Corporate consultant Jim Collins writes in his book Good to Great about the principle “First Who, Then What” and how it applies to teamwork. When building teams, Collins says, our responsibility as leaders should be to get the right people on the bus—and the right people off the bus—and then determine where the bus is headed.

This is the case when building a church communications team. This group, often powered by volunteers, is central to telling the story of a church community through its weekend services, special events, environmental design, print pieces, community outreach, online sites and more.

Consider these nine principles as foundations that will help you work with and build volunteers for your church’s communication team.

1. Match strengths, not availability. Just because someone is available to help out doesn’t mean it will result in someone helping you out. So what if they know how to use Photoshop. The question is, do they know how to use it in a way that results in outcomes you are expecting? Always look to match the strengths of a volunteer, not the availability of a volunteer.

2. Remember reciprocity. Volunteers are volunteering because they get something in return. It may sound selfish, but it’s just the way we’re wired. Whether it’s in the form of satisfaction, a free meal, kudos, recognition, promotion or just smiles, the concept of reciprocity is alive and well.

Don’t forget this, because when you know what volunteers are looking for, you can better help them obtain it.

3. Realistic expectations. Be realistic about the expectations you have for volunteers. Expect too little and you’ll never cause them to rise to the challenge. Expect too much and they’ll feel like they failed you. Communicate upfront what you’re expecting and give them opportunity to respond.

4. Spend more time on the front end. The more time you spend upfront talking through the project or outcomes, the more the volunteer will feel enfranchised and enabled. The more we sow upfront, the more we reap on the other side.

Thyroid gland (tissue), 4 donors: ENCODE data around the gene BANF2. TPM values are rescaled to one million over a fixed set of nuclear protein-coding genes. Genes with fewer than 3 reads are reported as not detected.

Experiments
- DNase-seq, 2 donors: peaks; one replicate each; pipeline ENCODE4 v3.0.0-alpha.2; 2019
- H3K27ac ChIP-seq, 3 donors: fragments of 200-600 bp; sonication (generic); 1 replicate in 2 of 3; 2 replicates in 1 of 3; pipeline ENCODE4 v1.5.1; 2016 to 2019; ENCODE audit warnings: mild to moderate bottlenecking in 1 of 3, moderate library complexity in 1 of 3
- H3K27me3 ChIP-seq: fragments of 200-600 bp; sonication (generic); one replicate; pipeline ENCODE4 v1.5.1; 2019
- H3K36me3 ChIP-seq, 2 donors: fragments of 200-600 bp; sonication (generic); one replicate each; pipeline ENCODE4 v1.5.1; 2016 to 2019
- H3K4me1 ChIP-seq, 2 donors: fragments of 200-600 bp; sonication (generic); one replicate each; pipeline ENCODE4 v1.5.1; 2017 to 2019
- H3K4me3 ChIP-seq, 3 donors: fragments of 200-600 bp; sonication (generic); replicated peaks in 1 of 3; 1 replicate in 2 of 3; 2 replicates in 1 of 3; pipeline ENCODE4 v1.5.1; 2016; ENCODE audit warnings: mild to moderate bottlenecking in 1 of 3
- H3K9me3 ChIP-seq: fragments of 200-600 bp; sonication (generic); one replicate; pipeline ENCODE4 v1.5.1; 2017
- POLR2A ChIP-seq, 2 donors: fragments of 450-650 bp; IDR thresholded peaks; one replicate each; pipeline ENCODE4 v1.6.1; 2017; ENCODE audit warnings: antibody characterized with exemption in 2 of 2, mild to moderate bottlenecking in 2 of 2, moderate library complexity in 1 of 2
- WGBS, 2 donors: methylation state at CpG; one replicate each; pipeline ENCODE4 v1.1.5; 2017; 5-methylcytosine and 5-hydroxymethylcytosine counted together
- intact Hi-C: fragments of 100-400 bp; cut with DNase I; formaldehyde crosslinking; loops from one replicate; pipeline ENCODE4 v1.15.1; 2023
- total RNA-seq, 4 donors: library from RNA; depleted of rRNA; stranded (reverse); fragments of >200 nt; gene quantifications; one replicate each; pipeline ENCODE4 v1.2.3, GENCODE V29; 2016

5. Educate, enfranchise, empower. Educate volunteers on everything you can about your project or expected outcomes. Graft them into the team that, with their help, is part of making this project happen. Give them the tools they need to accomplish your expectations.

6. Seek out the troublemakers. Consider the volunteers who don’t always play by the rules; the ones who test the limits; the ones who color outside the lines; the ones who talk back a little; the ones who require a little extra faith on your part to let go.

7. Hire strength, manage weakness. I employ people for their strengths, knowing I’ll have to manage around their weaknesses. For example, the insane project manager who is not so great with people: I’m hiring her project-management skills, and I know I’ll have to work with and around her deficient people skills. The same goes for volunteers—recruit their strengths and work around their weaknesses.

8. It’s OK to fire them. Isn’t it funny how we often have a harder time firing volunteers than we do paid staff? It’s OK to let volunteers go, to transition them, to move them out.

9. Be thankful (with gifts, cards and more). You never can thank volunteers enough. From throwing them celebration dinners to giving them gifts and cards, go overboard in expressing appreciation for your volunteers.


Brad Abare is the director of communications for the Foursquare denomination, founder of the Center for Church Communication (cfcclabs.org), and president of Personality.